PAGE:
Fox's film about fracking captures audiences' attention
Fracking may soon be happening in our own backyards. This documentary may have us thinking twice...
Love him or hate him, Michael Moore permeates each film he makes, and if you take him away, you take away the film and leave nothing but a subject people are still begging to hear about—even if from a slightly slanted position.
Such has become the standard for mainstream documentary films: the same person sitting in the sound room behind the mic reading out the narrative is the same person in front of the camera. They sound the same, they look the same and they never seem to miss a beat, and together, because there's no noticeable difference, they become the center of the film.
At least that's what we've come to expect from filmmakers like Michael Moore.
But perhaps that's what makes Josh Fox's documentary about "fracking" so appealing. "Gasland" is different. And pleasantly so. Probably because we get two Josh Foxes. One sits sipping peppermint green tea while reading his well-prepared script loaded with polysyllabic chemicals, and one that runs around with a camera, nervously collecting jars of water from people begging for answers, only to tote the jars around hoping not to catch fire. After receiving a letter offering nearly $100,000 to lease the rights to drill on the Fox land, both the off and on-screen Fox try to come to terms with the barrage of legislation surrounding drilling for natural gas and what that means for our country's future.
The off-screen Fox narrating sounds cool, calm and collected, and at times, almost out of place, like he'd be better off hosting a late night smooth jazz hour between ten and eleven as he croons on suggesting why David Sanborn should be on everyone's playlists. The gravel growl of his voice rakes over stats and facts surrounding the dangers of hydraulic fracturing at such a breakneck pace that the inundation becomes memorizing, and at times burdensome to keep up with. It's almost as if Fox hopes the sheer number of stats and complicated names of the chemicals involved in fracking will be enough to frighten people into action.
Luckily we get his better half—the true cinematic half.
The on-screen, camera-toting, banjo-plucking Fox rattles easily and at times can't even put together a sentence to save his script. But he seems comfortable in his journey, so we seem comfortable as his co-pilots.
Cruising along beside him, we jump and try to find air to stuff back into our lung just as Fox tries to do as he watches a Denver man light his tap water on fire with a Bic. And then next we find ourselves right beside him, together begging the man to hand over the red lighter to let us try—as if the smell of burnt hair hadn't sealed the deal for us, hadn't singed in our minds that yes, this water is flammable, no, we have to try it ourselves.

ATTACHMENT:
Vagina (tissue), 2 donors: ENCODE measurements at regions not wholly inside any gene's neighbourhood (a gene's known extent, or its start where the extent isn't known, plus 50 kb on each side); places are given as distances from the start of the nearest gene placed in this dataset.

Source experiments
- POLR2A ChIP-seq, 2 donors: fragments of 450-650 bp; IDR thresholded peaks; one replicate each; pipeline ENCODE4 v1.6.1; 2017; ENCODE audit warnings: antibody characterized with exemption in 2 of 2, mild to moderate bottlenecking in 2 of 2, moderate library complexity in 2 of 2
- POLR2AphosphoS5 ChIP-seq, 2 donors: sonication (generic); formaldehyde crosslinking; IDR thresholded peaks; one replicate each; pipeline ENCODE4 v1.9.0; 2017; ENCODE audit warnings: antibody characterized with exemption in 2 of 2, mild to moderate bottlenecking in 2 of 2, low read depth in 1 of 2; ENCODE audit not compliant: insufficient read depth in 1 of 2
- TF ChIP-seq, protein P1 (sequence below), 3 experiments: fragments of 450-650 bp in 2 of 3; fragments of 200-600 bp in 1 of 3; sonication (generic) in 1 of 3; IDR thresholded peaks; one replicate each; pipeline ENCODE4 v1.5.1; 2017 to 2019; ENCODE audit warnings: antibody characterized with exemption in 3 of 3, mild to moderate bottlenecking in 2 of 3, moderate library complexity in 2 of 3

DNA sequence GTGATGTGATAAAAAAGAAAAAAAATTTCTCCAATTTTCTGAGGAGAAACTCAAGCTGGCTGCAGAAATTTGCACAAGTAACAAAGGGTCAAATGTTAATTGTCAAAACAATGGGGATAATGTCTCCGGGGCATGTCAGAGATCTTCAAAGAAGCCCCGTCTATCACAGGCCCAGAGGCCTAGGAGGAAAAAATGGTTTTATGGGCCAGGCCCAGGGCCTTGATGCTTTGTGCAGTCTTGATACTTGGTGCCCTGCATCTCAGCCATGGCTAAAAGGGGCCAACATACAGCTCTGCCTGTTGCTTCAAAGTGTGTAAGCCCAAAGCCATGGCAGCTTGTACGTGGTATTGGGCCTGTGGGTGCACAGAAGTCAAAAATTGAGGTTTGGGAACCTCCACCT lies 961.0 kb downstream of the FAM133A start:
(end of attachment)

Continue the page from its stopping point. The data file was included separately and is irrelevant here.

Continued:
And we too try to push the rocks to the sides of our mouths with our tongues as we try to find the right words, the words a professional documentarian would know to ask a lady who's swallowing the cotton in her mouth as she tries to hold back tears as she considers how fracking is draining the life out of a stream she grew up playing in. So as Fox managing to stammer out: "So, um, did you ever think you'd, uh, be freezing rabbits, doves and animals in your freezer that, uh, you wanted to get autopsied?" we know we couldn't have asked it any better than he did.
All along she's been waiting, much like everyone else, for someone to show up, and in this case, it's Fox. Even he admits in the film that the faces he's encountered blend together and the stories become the same: the water turned bad after the drilling started and the gas companies tie up the cases in the court system.
But in a way, Fox's film manages to bring hope because of the awareness it's created and the conversation it's still sparking not about him but about his film's subject matter.
People with real problems were just looking for someone to listen, and a young guy with Buddy Holly glasses and a wrinkled T-shirt happened to show up on their doorsteps willing to take water samples and hear their stories. Love him or hate him, Fox's raw reactions capture our attention, endear him to us and regardless of whether his facts are laid out nice and straight, make this a must-see film about a must-discuss topic.